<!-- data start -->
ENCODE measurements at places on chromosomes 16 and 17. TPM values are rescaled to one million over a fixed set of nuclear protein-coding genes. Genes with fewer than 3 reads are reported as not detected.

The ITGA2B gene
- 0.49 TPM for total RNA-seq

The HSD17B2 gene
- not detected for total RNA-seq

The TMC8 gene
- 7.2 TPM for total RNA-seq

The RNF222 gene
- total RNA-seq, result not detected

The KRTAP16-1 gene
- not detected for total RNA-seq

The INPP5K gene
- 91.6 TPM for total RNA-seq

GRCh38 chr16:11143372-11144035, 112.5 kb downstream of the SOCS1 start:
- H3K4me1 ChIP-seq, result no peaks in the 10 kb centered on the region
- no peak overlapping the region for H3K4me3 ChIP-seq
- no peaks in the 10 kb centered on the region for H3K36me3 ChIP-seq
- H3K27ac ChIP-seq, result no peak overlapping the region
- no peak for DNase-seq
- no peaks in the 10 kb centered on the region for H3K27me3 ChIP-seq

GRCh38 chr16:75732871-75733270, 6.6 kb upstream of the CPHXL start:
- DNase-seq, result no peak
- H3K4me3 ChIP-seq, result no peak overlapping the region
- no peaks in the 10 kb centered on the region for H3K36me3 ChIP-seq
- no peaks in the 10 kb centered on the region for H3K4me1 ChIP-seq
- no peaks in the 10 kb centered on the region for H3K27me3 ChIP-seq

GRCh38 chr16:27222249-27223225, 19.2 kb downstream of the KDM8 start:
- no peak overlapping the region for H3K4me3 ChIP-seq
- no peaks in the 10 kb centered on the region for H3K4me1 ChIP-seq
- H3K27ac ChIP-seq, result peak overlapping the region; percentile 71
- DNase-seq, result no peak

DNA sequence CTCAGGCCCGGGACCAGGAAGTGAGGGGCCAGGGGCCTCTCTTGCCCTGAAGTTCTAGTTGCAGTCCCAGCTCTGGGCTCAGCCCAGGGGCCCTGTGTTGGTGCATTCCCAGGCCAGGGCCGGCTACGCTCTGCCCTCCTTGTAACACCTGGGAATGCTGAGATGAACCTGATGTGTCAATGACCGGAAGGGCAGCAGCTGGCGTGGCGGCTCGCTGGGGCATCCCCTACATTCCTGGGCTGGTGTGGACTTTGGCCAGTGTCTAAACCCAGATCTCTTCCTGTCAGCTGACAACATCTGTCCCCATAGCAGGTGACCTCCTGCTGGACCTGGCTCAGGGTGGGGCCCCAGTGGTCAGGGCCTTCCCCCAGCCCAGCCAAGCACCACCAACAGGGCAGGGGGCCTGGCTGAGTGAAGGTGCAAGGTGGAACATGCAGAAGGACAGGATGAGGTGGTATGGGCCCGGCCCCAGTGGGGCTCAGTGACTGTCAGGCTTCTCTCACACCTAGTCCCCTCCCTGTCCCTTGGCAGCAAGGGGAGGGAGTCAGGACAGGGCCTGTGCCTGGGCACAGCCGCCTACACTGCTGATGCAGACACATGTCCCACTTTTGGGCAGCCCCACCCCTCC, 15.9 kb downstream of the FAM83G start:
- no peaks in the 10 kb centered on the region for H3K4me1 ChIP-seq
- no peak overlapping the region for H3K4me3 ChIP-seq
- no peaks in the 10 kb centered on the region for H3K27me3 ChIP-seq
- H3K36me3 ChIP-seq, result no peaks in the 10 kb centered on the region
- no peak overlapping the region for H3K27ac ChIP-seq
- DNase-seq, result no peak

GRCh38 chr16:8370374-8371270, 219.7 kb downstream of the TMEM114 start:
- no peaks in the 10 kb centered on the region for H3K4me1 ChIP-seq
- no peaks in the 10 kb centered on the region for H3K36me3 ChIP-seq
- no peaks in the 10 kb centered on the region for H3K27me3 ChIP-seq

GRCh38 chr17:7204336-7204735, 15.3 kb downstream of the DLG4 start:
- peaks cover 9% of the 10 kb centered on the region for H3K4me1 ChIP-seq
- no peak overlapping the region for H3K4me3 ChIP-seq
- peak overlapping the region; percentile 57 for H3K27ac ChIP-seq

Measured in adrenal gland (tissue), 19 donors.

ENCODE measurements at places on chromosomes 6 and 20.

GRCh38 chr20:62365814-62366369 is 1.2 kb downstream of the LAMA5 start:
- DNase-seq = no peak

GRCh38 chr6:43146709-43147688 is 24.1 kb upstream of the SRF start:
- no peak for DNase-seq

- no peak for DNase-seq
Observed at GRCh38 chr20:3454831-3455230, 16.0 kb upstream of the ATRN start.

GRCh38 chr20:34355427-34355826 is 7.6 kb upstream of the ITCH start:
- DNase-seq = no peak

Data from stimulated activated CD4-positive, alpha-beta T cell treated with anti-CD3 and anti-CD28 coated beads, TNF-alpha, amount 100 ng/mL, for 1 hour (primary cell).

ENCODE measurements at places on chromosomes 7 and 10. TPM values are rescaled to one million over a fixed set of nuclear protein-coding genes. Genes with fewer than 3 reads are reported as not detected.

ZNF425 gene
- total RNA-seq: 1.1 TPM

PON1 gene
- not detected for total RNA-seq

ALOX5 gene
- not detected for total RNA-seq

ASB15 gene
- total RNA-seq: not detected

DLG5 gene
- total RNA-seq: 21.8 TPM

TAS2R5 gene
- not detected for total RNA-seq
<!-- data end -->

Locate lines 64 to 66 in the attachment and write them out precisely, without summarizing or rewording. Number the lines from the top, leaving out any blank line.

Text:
- not detected for total RNA-seq

ASB15 gene
- total RNA-seq: not detected